U.S. Department of Agriculture: Animal and Plant Health Inspection Service


Document Type


Date of this Version

September 2000


Aquaculture has expanded rapidly in the Southern United States during the past two decades, especially the cultivation of catfish, crawfish, and bait fish. These fish usually are cultivated on farms with extensive systems of large shallow ponds that are highly susceptible to predation by birds. Double-crested cormorants (Phalacrocorax auritus ), American white pelicans (Pelecanus erythrorhynchos ), wading birds (e.g., Ardea alba, Ardea herodius ), and scaup (Aythya spp. ) are among the birds most frequently implicated. Well-documented problems associated with cormorant predation on catfish farms have coincided with the increase of this industry and the rapid growth of cormorant breeding populations on northern breeding grounds. From 1995 to 1998, the number of cormorants spending the winter in the catfish production region of Mississippi has more than doubled and now exceeds 60,000 birds. Also in 1998, cormorants were discovered breeding in Mississippi and Arkansas for the first time in decades. Without human intervention, breeding populations in the Great Lakes will likely continue to increase, resulting in more habitat destruction, competition with other colonial waterbirds, competition with sport fishermen, and depredations on southern aquaculture farms.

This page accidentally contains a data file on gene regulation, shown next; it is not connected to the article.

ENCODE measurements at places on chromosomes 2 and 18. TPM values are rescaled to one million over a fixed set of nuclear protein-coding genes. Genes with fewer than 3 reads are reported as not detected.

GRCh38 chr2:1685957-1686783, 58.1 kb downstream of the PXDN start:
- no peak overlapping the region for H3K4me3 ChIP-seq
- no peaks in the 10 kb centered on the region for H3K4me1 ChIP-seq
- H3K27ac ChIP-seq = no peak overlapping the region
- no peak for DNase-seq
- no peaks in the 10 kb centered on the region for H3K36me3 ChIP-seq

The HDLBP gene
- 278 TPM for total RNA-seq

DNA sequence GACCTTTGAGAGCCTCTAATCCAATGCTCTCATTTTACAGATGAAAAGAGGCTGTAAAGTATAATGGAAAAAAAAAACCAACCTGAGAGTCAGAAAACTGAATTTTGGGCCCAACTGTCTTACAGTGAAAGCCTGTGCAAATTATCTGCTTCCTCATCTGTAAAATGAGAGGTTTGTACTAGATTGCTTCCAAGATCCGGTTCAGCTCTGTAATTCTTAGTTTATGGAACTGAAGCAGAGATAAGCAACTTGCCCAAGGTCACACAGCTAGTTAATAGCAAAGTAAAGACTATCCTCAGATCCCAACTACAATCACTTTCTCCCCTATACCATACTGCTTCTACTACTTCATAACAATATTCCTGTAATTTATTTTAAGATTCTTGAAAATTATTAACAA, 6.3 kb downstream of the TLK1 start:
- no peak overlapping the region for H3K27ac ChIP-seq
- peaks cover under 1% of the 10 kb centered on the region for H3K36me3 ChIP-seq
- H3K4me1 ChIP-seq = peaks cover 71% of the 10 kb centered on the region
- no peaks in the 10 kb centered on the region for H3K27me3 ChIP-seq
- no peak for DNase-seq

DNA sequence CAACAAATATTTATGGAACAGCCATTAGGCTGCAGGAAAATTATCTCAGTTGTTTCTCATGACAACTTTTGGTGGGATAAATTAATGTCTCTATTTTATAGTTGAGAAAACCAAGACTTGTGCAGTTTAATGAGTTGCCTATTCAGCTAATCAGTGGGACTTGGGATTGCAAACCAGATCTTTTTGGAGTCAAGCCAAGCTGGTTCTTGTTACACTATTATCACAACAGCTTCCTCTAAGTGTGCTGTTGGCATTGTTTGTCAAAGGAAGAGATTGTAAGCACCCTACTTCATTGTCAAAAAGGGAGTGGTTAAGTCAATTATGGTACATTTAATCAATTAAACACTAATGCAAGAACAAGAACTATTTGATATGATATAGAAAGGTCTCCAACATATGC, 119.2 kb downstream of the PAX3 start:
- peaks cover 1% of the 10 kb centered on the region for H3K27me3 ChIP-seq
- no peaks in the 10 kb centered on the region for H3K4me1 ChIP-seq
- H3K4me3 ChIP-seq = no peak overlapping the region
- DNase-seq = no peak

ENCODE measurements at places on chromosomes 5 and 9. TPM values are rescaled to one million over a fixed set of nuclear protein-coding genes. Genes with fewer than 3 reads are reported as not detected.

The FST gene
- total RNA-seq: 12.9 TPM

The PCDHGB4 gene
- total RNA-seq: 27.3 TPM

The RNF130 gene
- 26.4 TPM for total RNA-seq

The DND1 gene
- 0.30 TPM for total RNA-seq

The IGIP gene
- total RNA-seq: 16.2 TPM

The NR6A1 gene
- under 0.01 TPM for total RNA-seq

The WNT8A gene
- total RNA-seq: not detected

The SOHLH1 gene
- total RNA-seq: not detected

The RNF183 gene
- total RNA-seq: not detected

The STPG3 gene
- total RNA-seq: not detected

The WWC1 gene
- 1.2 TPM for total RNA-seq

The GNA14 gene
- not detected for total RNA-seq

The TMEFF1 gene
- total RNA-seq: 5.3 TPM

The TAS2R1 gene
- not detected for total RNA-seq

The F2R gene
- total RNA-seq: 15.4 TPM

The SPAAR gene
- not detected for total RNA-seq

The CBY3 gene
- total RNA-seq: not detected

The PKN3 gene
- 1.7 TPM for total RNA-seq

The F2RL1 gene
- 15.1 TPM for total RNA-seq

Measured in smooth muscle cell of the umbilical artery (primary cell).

The nature and expansiveness of southern aquaculture and the continued growth of cormorant populations limit options for managing depredations on aquaculture farms. Most efforts rely on devices designed to frighten them from ponds and roosts, although the effectiveness of this strategy is limited and, due to expanding habitat utilization by cormorants, is becoming increasingly difficult to implement. In the long-term, further research may lead to the development of barriers, new fish-culturing practices, or other techniques that may help alleviate problems in certain situations. However, no such strategies seem promising at this time and may be limited in the future by the rapid proliferation of this species. In the short term, lethal control strategies under the current cormorant depredation order may need to be implemented to their fullest extent at aquaculture facilities and may need to be expanded to roosting sites to reinforce harassment strategies. Authority should also be pursued to manage southern breeding colonies at levels compatible with aquaculture to forestall future depredation problems. However, such localized population control efforts are unlikely to affect continental or flyway populations, and problems are likely to grow as long as the interior population grows. Managers should consider managing cormorant populations on a flyway basis, which will require setting biologically and socially acceptable population goals and evaluating management options for achieving these goals. Construction of a realistic, deterministic population model for cormorants would facilitate these ends. Increased dialog among public agencies and private organizations concerned about the management and conservation of cormorants is critical to the development of a realistic and effective plan for managing the depredations caused by this species.